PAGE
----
JS: Actually, I’m delighted if an author thinks carefully about my suggestions and then rejects them. (If they reject my ideas without careful thought, well that’s their prerogative too.) I’m not the authority on their manuscript, they are, and if they think something isn’t going to work they need to trust their own judgement not mine. My sense is that differences tend to be minimised and are more easily overcome if you have communicated to the author the ways in which you appreciate their work. It’s easier for them to trust your response if they know you have read their manuscript with care, empathy and respect.
What might surprise the everyday person about the editing role?
JS: Perhaps that the role exists at all. People often seem to think that the writer sits down and produces the work pretty much word for word as it appears in the finished book. They’re not aware that sometimes quite a considerable amount of developmental work has been done, or that in some circumstances the editor has in effect rewritten the book.
How would you define a great book?
JS: For me there’s a distinction to be made between great literature and great books. Great literature, well, that’s endlessly debated and very much depends on your cultural, historical and personal context. A great book, for me anyway, can be defined by its impact on the reader (and it may or may not be considered great literature by other people). A great book shifts something in your internal world; it creates ‘slight inner adjustments of which we are barely conscious’ (to borrow from WG Sebald). A great book makes you experience the world in a different, more expansive way. It opens you up to life, even if occasionally that opening is savage.
Before ever submitting a manuscript to a publisher, many writers spend a lot of time rewriting. Speaking for myself, it’s never easy to switch hats from writer to self critic. Do you have advice on ways an author can approach the revision process?
JS: Give yourself time. Put the manuscript aside for as long as you possibly can, so that when you return to it, it seems unfamiliar to you. Basically this is what an editor is bringing to your manuscript – perspective. Pay attention to the small voice that tells you something isn’t quite working; invariably it’s right and what is holding you back from listening to it is weariness or boredom. When you get stuck, set the manuscript aside and daydream; walk, swim, garden, dream – do anything but try to find a solution. It’ll come eventually, often in an unexpected way.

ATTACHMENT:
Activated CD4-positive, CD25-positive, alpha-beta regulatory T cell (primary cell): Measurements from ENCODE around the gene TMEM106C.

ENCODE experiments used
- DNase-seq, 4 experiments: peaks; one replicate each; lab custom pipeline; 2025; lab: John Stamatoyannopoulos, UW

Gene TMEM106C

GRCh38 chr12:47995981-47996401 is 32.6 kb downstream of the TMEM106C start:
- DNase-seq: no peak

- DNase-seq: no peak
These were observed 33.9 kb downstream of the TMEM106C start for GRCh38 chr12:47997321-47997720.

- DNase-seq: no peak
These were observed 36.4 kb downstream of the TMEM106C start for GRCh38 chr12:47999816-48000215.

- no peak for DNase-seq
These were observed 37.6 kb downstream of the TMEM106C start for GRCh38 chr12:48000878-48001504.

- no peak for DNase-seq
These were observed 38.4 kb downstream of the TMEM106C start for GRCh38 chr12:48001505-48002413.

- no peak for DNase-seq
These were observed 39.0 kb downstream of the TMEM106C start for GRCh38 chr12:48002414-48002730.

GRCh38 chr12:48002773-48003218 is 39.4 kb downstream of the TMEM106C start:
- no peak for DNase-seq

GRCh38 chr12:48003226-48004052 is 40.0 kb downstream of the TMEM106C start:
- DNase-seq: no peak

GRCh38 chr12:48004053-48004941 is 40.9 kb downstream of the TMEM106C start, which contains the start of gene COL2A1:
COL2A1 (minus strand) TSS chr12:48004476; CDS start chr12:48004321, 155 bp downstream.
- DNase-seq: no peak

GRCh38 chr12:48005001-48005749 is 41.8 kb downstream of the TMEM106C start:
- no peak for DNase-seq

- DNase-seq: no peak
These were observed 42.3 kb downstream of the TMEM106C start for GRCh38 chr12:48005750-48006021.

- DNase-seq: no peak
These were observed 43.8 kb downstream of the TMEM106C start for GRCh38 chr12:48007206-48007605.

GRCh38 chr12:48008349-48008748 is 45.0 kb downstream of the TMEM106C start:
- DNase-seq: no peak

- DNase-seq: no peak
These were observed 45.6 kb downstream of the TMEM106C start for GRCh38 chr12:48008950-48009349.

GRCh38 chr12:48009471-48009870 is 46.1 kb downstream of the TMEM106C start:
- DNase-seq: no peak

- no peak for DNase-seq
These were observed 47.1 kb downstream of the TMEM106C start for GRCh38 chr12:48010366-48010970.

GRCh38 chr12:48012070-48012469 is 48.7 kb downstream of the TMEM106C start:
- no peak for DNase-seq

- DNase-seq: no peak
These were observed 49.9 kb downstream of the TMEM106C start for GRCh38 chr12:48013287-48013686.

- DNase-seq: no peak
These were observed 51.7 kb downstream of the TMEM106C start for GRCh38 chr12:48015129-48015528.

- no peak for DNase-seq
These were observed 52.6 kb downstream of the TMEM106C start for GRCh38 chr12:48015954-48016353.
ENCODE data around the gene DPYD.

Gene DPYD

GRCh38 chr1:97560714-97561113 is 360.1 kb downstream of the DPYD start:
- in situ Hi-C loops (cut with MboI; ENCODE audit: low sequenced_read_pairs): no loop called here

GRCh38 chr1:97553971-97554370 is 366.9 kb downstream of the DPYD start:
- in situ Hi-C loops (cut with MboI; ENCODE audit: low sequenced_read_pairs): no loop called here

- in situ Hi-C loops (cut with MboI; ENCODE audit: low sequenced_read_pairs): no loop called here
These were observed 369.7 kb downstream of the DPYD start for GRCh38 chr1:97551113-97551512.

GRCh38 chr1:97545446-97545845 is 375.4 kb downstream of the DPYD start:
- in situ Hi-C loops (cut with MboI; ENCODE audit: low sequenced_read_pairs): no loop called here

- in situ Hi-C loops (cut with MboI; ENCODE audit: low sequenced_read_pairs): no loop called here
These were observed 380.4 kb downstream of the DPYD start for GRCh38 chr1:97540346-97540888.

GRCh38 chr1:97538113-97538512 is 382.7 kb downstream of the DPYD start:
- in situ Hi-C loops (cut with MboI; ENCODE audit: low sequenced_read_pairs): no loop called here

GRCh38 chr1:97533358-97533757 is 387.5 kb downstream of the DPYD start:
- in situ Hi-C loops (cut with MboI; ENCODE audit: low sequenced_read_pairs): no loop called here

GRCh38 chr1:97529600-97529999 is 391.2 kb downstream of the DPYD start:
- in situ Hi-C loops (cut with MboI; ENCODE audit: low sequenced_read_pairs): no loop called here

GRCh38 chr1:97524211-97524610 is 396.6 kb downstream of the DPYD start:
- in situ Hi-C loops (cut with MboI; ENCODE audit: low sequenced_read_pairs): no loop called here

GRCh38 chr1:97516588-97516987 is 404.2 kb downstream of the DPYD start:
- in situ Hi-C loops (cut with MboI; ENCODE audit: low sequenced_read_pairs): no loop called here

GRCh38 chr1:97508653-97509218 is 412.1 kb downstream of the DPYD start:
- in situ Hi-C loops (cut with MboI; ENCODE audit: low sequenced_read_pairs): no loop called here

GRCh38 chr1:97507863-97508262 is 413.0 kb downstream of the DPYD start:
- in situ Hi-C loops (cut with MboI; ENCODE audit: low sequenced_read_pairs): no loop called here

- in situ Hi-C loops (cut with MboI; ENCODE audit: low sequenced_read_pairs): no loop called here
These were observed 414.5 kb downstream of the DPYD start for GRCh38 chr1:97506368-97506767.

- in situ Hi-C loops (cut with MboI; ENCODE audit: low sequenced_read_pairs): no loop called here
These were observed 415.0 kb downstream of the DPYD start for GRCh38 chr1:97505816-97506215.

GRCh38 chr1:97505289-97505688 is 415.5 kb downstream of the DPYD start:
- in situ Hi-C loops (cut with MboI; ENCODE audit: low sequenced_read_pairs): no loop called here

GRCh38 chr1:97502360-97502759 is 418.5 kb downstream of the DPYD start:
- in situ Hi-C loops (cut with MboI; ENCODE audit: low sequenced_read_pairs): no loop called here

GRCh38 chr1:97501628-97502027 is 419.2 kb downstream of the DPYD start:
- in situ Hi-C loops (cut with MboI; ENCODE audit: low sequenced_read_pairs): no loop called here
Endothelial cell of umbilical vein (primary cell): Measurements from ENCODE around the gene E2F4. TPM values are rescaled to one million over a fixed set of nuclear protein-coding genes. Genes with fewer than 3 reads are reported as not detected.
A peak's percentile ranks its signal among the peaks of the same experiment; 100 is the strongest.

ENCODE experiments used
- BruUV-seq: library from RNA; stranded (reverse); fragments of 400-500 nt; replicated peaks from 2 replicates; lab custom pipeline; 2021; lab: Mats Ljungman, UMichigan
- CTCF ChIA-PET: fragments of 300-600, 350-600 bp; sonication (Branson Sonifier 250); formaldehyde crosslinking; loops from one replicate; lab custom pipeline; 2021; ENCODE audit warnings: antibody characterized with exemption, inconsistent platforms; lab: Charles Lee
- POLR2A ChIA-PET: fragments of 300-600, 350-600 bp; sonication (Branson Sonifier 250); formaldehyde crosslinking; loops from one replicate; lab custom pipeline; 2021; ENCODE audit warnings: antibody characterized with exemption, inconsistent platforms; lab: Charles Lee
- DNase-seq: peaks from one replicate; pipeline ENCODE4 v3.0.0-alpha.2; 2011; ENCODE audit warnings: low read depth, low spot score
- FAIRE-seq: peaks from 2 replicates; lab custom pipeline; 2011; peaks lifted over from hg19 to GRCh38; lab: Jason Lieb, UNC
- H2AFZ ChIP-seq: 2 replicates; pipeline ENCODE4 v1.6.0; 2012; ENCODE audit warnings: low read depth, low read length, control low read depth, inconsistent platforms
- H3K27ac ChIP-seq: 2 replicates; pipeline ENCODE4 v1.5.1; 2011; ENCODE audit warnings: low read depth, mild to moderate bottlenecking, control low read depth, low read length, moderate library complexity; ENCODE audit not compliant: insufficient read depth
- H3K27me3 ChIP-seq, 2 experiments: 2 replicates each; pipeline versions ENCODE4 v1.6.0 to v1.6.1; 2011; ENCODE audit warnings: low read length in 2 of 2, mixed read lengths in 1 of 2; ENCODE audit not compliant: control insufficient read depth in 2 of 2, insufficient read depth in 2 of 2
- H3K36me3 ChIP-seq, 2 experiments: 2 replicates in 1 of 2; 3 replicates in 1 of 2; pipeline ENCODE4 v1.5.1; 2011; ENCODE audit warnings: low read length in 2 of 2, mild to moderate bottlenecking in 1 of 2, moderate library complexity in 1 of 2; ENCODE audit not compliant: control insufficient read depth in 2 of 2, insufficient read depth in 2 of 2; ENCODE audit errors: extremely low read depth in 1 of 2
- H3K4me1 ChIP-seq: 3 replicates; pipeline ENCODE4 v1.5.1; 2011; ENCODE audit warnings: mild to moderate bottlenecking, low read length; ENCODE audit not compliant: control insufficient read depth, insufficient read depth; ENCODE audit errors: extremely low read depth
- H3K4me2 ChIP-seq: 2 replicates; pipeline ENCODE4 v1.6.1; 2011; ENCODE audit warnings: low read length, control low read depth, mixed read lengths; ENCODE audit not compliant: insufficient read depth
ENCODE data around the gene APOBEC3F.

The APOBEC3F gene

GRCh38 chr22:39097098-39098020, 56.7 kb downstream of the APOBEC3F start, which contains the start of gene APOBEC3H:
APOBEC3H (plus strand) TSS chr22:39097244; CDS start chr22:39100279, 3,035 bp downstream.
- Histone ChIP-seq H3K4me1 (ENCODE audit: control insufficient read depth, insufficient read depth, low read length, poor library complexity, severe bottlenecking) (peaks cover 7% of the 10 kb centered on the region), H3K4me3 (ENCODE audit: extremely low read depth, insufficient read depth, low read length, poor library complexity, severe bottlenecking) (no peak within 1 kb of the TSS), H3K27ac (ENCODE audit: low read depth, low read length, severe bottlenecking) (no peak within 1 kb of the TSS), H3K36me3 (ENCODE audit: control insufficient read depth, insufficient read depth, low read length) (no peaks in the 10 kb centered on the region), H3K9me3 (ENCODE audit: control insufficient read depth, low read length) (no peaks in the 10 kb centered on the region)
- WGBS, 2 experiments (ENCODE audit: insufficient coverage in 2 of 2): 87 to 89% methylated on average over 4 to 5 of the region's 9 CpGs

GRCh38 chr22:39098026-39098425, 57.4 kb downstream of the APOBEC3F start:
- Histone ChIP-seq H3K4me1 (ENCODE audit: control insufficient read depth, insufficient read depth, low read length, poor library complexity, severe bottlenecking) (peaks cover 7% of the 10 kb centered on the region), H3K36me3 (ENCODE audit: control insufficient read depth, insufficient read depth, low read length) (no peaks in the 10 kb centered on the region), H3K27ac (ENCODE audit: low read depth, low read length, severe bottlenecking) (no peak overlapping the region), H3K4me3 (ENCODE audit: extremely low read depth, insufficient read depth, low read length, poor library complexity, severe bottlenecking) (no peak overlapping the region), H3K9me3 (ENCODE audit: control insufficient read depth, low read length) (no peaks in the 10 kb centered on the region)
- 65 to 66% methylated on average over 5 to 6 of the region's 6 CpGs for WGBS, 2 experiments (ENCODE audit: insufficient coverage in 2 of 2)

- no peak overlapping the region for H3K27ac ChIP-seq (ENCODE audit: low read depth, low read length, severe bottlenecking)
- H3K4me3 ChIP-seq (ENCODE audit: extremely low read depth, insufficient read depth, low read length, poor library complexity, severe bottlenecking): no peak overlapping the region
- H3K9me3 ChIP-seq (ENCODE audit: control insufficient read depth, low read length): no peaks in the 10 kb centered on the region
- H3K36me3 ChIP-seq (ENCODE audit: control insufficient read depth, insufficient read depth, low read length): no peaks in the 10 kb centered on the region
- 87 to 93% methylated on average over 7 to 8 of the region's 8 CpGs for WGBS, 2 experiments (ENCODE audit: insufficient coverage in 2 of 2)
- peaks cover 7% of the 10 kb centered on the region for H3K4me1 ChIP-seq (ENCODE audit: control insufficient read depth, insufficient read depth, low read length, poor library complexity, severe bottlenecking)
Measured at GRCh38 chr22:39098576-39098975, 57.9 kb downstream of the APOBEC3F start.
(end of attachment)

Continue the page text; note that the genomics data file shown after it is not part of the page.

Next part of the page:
Of course saying ‘give yourself time’ is all very well, but time is often in short supply in publishing, not to mention in our daily lives. If you have a deadline I would recommend having a clear plan for your revision process. The following process reflects the way I work; it may not suit you, so find your own way with it.
Firstly, read the manuscript from start to finish without changing a word (this is surprisingly difficult to do). Then try to think about the story as a whole. You’re looking for a general impression, as though glancing at the story out of the corner of your eye. When you come to look at it head on (that is, when you look at it scene by scene, line by line) those initial impressions will fade (or you’ll try to ignore them), but in fact they’re an extremely valuable guide. Think about which parts were satisfying, which weren’t; what didn’t make sense; where the pace slowed; which characters were vivid, which flat.
Once you’ve identified the patchy areas, go in scene by scene and try to understand how each one contributes to the storytelling, or how it holds it back. I like the technique Ford Maddox Ford and Joseph Conrad called progression d’effet: ‘we agreed that every word…must carry the story forward and, that as the story progressed, the story must be carried forward faster and faster and with more and more intensity’. Think about how those scenes might change, and what effect this will have on the rest of the novel.
When you’ve made those broad changes to individual scenes, then start looking line by line at the whole manuscript. (Yes, it’s a long process, but many writers I have worked with say they enjoy the revision process.) Read aloud to someone if you’re not sure whether something sounds right or makes sense.
It’s helpful to show your work to readers whose judgement you trust, but make sure they are prepared to be honest with you, and you are prepared to hear what they say without holding it against them.
Are you able to switch hats, to go from editor to everyday reader? Do you have a favourite book?
JS: Yes, thank goodness, otherwise one of the greatest pleasures and consolations of my life would become confused with work. I read as an everyday reader all the time but I’m very choosy about what I read and I don’t persevere with a book just for the sake of it. I have so many favourite books it’s impossible to choose only one.
Huge thanks to Julia Stiles for this wonderful interview.